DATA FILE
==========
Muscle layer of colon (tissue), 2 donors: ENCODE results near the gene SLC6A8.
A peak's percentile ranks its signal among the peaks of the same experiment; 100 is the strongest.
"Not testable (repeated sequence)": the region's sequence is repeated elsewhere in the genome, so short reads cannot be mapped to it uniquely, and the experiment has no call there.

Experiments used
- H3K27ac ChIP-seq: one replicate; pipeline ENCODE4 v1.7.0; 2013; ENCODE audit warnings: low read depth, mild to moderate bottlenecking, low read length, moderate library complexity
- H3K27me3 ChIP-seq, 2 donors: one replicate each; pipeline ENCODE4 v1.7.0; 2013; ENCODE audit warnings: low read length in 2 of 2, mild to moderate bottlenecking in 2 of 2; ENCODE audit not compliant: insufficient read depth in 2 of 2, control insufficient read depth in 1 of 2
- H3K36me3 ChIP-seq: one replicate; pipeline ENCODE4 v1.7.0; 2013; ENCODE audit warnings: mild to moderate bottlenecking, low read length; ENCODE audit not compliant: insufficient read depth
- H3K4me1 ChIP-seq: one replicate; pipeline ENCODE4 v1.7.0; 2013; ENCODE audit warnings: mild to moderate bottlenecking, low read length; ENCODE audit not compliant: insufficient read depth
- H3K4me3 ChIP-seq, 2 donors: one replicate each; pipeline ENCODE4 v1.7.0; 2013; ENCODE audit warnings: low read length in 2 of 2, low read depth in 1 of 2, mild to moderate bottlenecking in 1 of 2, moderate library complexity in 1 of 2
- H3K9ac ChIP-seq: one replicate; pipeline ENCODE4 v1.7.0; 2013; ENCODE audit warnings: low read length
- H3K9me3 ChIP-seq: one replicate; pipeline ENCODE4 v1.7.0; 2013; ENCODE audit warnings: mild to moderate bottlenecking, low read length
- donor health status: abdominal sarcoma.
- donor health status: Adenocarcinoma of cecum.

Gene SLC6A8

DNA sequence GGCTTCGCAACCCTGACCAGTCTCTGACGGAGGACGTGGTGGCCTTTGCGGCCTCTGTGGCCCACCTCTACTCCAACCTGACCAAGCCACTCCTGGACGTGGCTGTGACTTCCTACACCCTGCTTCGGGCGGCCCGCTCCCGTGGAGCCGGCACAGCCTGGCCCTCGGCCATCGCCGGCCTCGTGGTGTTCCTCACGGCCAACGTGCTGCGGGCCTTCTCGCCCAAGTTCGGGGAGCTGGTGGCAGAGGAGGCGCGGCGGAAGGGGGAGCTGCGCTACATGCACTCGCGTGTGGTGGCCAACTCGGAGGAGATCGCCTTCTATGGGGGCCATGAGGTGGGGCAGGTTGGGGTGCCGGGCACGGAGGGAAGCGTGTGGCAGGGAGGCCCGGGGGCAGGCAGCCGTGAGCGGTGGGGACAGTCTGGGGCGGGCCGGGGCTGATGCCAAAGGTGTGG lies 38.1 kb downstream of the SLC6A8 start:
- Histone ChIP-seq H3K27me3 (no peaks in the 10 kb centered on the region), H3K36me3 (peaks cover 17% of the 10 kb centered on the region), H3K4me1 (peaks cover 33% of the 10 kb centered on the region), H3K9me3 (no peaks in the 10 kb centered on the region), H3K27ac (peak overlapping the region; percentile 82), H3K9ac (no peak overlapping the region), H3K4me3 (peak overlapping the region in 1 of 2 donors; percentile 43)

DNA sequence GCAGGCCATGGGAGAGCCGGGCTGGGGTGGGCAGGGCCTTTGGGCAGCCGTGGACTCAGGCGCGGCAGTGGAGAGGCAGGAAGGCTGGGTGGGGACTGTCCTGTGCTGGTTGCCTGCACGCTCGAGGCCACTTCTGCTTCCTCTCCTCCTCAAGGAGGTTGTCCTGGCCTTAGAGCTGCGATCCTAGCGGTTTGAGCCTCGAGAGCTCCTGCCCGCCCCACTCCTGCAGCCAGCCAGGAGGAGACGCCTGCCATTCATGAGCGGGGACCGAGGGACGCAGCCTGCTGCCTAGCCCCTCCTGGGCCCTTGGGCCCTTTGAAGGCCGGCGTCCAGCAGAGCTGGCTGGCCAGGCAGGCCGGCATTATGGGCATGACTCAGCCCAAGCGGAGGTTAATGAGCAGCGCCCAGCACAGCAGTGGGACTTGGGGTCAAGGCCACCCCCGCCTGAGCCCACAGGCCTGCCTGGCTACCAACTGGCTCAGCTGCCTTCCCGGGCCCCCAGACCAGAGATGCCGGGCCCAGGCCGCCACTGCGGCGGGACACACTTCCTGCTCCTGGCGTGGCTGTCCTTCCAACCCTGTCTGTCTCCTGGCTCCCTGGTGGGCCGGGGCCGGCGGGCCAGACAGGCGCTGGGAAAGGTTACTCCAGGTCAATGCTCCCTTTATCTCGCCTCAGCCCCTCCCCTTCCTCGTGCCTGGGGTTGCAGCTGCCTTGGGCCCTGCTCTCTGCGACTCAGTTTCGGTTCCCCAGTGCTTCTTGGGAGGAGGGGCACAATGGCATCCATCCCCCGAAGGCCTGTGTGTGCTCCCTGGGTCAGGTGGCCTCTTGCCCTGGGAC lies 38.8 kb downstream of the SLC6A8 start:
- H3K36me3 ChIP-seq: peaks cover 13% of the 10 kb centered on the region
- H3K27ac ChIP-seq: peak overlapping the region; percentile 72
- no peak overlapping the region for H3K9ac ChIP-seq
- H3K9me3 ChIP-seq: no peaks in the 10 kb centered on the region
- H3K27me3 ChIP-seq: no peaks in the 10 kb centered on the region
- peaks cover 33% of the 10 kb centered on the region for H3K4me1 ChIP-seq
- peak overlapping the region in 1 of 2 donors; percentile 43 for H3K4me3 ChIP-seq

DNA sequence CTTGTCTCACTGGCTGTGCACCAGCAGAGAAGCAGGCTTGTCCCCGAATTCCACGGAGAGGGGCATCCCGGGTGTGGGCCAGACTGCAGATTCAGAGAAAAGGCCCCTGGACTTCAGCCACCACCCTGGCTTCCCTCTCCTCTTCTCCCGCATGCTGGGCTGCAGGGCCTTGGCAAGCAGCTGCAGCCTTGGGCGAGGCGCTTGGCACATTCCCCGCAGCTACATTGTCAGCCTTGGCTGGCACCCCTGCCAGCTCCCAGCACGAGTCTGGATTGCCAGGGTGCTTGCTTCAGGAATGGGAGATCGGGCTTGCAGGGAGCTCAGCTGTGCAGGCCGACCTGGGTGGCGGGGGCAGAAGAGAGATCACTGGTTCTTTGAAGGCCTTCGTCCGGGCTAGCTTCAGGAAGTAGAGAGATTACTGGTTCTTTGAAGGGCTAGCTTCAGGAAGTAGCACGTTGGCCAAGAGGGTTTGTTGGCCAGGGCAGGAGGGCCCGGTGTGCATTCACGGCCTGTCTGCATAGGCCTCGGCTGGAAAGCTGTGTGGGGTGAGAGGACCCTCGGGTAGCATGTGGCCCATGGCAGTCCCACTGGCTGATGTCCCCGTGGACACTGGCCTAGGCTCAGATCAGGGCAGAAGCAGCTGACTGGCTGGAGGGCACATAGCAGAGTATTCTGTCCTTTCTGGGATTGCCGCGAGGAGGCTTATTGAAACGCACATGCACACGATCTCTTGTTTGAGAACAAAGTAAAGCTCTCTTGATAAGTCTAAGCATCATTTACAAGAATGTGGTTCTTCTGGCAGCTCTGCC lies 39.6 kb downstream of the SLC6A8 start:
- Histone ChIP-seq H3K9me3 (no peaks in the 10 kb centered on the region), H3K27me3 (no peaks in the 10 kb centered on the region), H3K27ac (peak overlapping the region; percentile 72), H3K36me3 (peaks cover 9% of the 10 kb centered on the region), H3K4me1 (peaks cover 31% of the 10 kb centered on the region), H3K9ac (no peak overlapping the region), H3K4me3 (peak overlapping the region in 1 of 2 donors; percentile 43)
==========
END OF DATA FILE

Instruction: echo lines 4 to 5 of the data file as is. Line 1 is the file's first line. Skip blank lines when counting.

Experiments used
- H3K27ac ChIP-seq: one replicate; pipeline ENCODE4 v1.7.0; 2013; ENCODE audit warnings: low read depth, mild to moderate bottlenecking, low read length, moderate library complexity